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How Thikse Monastery’s Buddha was build

It was the very first time I went to the Thikse Monastery and without a doubt, it’s one of the best monasteries I’ve ever seen. The most beautiful thing here was the huge Buddha statue. It was completely mesmerizing and if it’s not in your bucket list as yet then it definitely should be.

The statue of the future Buddha came into being as a result of deep faith and devotion of the founder of the Gelugpa sect. Gyalwa tsongkhapa’s chief disciple Changsen Sherab Zangpo’s lineage whose living reincarnation is Thiksey Rinpoche, Kushok Nawang Chamba Stanzin. Rinpoche, along with his teacher, Kachen Lobzang Zotpa and Changtsotla, Venerable Lobzang Chodak, the monastery staff members and Sangha community and sponsors make this statue possible.

On July 26, 1980, His Holiness The Dalai Lama consecrated the statue. He said that at the full moon, the new moon and at each half-moon four monks should continuously chant the Maitreya Sutra (prayer). His Holiness said, ‘Rinpoche you are very, very lucky. This Maitreya is very beautiful. Even if you see this Maitreya again and again, you will never see it enough; you will always want to see more – you will never be satisfied. I have seen many statues but this Maitreya is very special for me. I have never seen a Maitreya like this before. Rinpoche, the Sangha community and sponsors will accumulate great merit.

The 12 meter (40 feet) statue took three years to build, with 30 people working continuously. It is made of clay and terracotta bricks painted with gold. One can only imagine the amount of time and effort that was put in to make this statue. Especially when they barely had any equipment compared to what we have today. Nevertheless, they still managed to make this beautiful 40 feet statue which we can have the honour of getting to look at it. The murals behind the statue tell the story of the future Buddha.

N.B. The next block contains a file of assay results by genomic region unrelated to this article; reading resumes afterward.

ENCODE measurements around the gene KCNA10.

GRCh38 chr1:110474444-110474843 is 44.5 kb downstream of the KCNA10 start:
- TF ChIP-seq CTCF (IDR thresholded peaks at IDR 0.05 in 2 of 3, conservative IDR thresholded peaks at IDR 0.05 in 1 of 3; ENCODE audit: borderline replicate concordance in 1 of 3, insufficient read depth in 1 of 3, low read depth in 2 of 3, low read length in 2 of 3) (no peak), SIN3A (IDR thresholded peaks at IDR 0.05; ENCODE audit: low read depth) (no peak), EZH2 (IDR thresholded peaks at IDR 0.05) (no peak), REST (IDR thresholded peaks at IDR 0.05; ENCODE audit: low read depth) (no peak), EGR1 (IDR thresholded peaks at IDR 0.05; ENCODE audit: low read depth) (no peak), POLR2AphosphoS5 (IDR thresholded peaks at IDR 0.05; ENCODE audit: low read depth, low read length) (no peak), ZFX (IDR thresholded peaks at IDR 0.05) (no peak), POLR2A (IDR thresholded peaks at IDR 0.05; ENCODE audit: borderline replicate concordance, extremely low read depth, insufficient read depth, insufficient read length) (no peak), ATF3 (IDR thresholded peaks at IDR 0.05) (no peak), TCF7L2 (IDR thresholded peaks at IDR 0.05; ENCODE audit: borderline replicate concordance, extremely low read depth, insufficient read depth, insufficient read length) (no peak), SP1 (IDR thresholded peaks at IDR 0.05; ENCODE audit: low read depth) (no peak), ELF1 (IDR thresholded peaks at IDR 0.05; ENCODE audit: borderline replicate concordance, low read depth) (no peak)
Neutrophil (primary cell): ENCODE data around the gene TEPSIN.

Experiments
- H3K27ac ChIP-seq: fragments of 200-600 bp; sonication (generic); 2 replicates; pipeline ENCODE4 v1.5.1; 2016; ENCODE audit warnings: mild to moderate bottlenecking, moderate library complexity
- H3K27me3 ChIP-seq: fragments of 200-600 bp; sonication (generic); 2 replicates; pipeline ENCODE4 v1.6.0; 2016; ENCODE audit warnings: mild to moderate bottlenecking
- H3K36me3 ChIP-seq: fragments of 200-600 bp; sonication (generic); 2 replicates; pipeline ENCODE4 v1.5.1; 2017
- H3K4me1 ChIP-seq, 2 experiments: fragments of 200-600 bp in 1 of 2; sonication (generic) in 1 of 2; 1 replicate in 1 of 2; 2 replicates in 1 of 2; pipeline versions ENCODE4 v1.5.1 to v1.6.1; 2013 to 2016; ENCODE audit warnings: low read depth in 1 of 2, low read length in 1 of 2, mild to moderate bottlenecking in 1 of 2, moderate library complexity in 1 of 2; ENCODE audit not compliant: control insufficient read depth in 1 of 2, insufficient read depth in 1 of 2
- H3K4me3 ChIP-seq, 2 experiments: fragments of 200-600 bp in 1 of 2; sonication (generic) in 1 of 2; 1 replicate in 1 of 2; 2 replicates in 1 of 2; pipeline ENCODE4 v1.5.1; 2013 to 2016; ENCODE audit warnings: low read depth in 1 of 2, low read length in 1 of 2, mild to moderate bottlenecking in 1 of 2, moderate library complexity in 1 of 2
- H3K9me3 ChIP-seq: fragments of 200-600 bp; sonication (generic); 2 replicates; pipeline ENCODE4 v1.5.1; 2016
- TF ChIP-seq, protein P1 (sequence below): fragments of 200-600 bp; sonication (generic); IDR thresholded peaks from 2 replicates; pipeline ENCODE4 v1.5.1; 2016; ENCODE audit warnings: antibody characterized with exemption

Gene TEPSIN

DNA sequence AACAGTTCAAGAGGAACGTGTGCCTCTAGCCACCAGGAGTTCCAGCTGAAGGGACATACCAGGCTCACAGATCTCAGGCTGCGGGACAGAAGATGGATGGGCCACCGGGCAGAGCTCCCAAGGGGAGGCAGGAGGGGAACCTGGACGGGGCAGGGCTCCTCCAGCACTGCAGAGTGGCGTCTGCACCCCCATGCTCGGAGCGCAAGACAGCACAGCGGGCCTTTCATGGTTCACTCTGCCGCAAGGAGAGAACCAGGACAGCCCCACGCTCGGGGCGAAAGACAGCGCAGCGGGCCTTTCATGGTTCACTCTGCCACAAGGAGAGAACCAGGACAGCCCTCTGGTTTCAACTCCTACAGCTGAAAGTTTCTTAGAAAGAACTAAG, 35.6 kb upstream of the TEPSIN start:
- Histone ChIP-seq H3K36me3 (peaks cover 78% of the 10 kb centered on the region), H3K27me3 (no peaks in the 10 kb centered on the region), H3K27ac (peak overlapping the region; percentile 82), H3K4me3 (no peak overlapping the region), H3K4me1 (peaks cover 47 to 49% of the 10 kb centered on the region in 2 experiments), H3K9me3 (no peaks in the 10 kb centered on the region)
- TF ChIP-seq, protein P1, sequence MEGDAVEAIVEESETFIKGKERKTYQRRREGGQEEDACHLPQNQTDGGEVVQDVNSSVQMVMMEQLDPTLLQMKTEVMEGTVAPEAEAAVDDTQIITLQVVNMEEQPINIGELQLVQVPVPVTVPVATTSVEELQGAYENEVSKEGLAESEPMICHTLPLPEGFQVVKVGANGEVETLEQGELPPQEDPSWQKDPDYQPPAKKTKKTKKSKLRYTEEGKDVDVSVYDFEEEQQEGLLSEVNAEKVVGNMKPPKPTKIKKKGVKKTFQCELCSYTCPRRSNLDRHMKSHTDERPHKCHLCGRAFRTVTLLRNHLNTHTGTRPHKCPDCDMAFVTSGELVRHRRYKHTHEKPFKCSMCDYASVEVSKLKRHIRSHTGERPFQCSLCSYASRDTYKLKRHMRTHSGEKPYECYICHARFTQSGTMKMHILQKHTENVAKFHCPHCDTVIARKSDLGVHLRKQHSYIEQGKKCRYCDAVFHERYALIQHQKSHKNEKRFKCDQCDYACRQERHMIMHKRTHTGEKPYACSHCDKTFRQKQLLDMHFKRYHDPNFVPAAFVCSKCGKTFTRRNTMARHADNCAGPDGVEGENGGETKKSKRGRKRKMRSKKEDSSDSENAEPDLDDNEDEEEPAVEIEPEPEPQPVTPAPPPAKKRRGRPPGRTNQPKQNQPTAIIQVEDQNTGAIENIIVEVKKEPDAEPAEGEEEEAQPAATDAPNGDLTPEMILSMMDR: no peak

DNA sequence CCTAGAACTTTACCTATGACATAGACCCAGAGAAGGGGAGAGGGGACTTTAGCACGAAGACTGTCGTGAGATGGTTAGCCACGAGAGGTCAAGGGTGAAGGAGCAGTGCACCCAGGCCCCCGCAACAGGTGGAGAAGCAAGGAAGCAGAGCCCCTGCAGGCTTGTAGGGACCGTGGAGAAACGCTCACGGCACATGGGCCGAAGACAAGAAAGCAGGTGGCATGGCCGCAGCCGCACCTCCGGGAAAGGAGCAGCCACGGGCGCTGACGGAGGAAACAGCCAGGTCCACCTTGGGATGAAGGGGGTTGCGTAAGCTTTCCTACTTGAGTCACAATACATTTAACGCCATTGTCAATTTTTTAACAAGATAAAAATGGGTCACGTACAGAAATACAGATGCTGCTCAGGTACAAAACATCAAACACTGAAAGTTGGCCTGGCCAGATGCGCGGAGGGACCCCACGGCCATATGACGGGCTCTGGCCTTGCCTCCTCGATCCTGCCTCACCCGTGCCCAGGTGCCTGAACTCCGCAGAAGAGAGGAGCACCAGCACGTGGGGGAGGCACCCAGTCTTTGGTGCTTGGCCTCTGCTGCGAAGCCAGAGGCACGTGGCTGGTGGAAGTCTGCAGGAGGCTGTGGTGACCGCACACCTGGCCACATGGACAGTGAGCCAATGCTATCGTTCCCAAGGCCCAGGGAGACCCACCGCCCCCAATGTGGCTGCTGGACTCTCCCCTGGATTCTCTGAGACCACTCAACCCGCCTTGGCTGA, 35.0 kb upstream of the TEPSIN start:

On the right side opposite the door are paintings of Thikse Rinpoche’s lineage. On the east side (the wall facing the statue) is a panel showing from left Dum Tonpa, Atisha, Legpai Sherab, Ling Rinpoche, 10th Panchen Rinpoche, HH 14th Dalai Lama, Trichang Rinpoche, Kacheng Lobzang Zotpa, Je Tsongkhapa and his 2 chief disciples, Gyaltseb Jhe and Khedub Jhe. On the entrance, walls are the pictures of the Buddha Sakyamuni, Manjushri, Maitreya, Nagarjuna, Asanga and 6 great Indian scholars. 

It’s one of a kind, a completely stunning place with a lot to see and learn from. A must visit if ever in Ladakh. The different cultures and the way of life which was followed more than 1000 years ago will be information you can never get enough of. The whole day there are prayers that go on inside while playing the gong throughout the prayer. One of the monks told us that only in the night the prayers stop as the monks go to sleep.

However, before going to bed they all gather for one last prayer before sleeping. It is said to be such a powerful prayer that if said during the day or simply when there are visitors in the Monastery, there is a risk of things going terribly wrong. When asked as to what could happen, after a brief silence the monk walked away. 

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